Saudi and Emirati envoys shuttled between Yemeni government forces and besieging southern separatists in Aden on Thursday (February 1st) in a bid to end a tense standoff, AFP reported.
The Sunday assault on the embattled government's headquarters by its former allies has opened up a new front in the devastating civil war that has created what the UN says is the world's worst humanitarian crisis.
On Wednesday, UAE-trained special forces deployed across Aden bringing a lull in the deadly clashes that had forced a halt to the distribution of desperately needed relief supplies for days.
"The security situation is stable and we are working with the coalition to consolidate it," a separatist official told AFP on condition of anonymity.
Yemen Airways said it had resumed flights from Aden airport with a service to Cairo on Thursday.
Only the presidential palace in the north of the city remains under the control of government forces, military sources said.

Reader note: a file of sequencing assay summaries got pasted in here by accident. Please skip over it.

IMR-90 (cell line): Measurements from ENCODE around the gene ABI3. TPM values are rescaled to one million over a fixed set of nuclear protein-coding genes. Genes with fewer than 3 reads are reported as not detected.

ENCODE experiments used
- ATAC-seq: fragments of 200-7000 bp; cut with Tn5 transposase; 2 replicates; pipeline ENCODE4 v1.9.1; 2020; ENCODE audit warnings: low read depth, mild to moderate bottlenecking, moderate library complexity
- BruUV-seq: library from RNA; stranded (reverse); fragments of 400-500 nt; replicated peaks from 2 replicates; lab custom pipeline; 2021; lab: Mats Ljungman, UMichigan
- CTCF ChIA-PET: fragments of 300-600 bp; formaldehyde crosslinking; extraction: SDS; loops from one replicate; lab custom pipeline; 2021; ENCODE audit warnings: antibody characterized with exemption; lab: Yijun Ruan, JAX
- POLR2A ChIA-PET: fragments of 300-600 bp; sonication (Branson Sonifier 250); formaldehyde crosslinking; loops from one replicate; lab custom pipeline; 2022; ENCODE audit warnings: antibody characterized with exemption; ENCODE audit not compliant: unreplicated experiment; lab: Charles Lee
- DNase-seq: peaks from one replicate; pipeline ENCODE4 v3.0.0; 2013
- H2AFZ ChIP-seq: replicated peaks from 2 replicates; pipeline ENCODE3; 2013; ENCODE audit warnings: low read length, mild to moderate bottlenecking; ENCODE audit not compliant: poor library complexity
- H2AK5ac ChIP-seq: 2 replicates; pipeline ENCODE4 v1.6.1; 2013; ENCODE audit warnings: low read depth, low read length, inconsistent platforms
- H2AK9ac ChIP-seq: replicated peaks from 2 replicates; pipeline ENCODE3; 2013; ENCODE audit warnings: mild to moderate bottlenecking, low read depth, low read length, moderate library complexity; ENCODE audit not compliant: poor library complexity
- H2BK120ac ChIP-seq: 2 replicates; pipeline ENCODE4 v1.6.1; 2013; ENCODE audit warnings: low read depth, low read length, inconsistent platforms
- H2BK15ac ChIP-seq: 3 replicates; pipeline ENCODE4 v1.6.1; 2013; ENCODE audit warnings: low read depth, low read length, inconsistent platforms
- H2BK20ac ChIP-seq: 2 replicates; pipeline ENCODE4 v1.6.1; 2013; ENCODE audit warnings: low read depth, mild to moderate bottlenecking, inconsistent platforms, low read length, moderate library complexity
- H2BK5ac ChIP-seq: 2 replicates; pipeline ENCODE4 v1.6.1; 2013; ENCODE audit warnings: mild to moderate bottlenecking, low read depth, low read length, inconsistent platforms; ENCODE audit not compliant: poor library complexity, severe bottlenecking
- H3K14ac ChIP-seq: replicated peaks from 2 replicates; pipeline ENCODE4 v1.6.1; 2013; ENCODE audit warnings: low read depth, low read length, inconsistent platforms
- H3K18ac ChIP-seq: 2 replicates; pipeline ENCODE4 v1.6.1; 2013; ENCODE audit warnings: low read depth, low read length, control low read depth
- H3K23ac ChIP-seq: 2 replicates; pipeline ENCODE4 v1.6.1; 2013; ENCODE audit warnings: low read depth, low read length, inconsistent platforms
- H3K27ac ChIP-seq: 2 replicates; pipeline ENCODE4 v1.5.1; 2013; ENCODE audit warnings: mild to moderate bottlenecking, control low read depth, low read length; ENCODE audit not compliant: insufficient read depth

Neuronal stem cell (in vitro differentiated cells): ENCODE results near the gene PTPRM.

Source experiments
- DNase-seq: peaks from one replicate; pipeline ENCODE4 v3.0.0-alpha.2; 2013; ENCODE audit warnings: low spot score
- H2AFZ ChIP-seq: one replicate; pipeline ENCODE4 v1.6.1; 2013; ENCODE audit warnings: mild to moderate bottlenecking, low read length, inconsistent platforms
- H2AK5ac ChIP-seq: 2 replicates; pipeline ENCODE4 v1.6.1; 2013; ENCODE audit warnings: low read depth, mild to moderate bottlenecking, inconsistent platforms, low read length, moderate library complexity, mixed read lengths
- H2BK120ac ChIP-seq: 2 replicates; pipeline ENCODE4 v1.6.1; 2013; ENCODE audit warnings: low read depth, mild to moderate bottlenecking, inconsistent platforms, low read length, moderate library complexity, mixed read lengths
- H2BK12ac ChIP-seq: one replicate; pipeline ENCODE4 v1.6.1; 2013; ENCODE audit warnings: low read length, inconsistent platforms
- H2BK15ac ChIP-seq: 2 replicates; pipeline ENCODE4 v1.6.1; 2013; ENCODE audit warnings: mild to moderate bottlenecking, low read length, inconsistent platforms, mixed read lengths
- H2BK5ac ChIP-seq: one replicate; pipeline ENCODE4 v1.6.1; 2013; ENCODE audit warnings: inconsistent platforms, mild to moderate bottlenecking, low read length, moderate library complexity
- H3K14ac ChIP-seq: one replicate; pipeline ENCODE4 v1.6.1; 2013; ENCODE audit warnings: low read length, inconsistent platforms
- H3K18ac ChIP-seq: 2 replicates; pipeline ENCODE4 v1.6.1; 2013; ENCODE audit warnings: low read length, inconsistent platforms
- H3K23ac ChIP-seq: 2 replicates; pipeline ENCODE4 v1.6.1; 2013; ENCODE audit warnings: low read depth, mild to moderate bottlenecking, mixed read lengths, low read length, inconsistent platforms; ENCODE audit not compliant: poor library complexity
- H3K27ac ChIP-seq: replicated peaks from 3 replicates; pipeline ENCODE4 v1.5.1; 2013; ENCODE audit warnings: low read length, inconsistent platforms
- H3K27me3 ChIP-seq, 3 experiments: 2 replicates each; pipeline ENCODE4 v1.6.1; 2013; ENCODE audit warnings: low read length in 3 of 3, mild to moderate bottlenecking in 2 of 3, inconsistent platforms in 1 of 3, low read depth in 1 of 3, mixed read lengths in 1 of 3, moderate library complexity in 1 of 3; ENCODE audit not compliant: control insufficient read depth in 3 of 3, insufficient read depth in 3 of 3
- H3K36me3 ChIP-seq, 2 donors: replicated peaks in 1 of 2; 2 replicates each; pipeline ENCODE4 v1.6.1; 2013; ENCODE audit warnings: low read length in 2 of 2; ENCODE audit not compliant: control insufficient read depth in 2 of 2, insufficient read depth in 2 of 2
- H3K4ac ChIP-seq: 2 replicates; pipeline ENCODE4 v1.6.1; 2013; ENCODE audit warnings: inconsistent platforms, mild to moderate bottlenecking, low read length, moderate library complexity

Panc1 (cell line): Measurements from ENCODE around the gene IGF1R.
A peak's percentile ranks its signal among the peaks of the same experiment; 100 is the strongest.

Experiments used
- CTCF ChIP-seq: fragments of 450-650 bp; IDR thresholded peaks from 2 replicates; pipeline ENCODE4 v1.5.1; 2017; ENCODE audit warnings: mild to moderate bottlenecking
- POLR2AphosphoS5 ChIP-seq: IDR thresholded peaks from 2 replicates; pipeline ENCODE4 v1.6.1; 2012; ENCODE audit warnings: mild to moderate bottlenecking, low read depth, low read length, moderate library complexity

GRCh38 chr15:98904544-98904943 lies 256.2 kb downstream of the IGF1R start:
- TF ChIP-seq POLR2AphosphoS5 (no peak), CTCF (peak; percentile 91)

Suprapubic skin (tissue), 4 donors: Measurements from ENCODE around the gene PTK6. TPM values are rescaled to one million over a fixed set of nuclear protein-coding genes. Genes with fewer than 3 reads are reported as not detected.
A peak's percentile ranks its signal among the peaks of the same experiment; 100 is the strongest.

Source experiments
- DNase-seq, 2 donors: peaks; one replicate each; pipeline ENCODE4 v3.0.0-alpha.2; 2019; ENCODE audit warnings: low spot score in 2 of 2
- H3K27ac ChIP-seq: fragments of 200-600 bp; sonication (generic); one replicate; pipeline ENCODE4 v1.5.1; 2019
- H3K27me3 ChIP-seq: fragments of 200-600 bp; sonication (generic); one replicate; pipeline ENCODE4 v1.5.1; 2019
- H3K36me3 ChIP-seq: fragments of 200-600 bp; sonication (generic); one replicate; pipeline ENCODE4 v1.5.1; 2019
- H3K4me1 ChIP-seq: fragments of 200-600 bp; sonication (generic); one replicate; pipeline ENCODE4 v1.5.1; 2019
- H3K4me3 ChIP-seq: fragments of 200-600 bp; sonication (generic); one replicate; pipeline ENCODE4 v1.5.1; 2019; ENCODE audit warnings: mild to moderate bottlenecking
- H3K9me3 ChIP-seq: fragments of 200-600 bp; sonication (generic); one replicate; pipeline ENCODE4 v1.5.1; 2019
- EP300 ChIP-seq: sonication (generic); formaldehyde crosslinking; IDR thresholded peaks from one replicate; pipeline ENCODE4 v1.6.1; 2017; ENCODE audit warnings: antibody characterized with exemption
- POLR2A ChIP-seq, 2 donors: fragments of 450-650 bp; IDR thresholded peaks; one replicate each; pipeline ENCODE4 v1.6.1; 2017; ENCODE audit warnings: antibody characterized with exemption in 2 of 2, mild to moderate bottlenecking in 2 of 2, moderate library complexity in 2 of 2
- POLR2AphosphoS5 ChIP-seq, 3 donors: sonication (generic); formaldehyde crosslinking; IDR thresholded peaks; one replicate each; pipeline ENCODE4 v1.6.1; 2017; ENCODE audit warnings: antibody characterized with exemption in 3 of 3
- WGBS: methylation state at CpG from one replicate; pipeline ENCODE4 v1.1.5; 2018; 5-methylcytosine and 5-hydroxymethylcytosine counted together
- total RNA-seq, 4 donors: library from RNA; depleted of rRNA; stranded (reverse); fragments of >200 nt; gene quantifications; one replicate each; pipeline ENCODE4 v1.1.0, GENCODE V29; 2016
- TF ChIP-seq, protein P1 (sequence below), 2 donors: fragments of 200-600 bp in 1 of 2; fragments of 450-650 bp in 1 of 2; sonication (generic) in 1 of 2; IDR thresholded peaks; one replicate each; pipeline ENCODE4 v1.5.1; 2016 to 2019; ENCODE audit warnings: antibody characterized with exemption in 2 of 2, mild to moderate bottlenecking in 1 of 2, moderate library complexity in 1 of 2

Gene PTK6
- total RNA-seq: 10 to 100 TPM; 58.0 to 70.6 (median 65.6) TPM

The Saudi and Emirati envoys "met with all concerned parties, stressing the need to abide by the ceasefire ... and refocus efforts on the front lines against the Houthis", the UAE's official WAM news agency reported.
"The situation in Aden is stable and all parties have complied completely with the communique issued by the Arab coalition," Saudi Maj. Gen. Mohammed bin Saeed al-Mughaidi told reporters in Aden.
"The kingdom and the UAE have a common goal and the same vision and have no ambitions."
UAE Maj. Gen. Mohammed Matar al-Khyeli said: "Saudi Arabia and the UAE stand together with the Yemeni people and are leading reconciliation efforts between the Yemeni parties."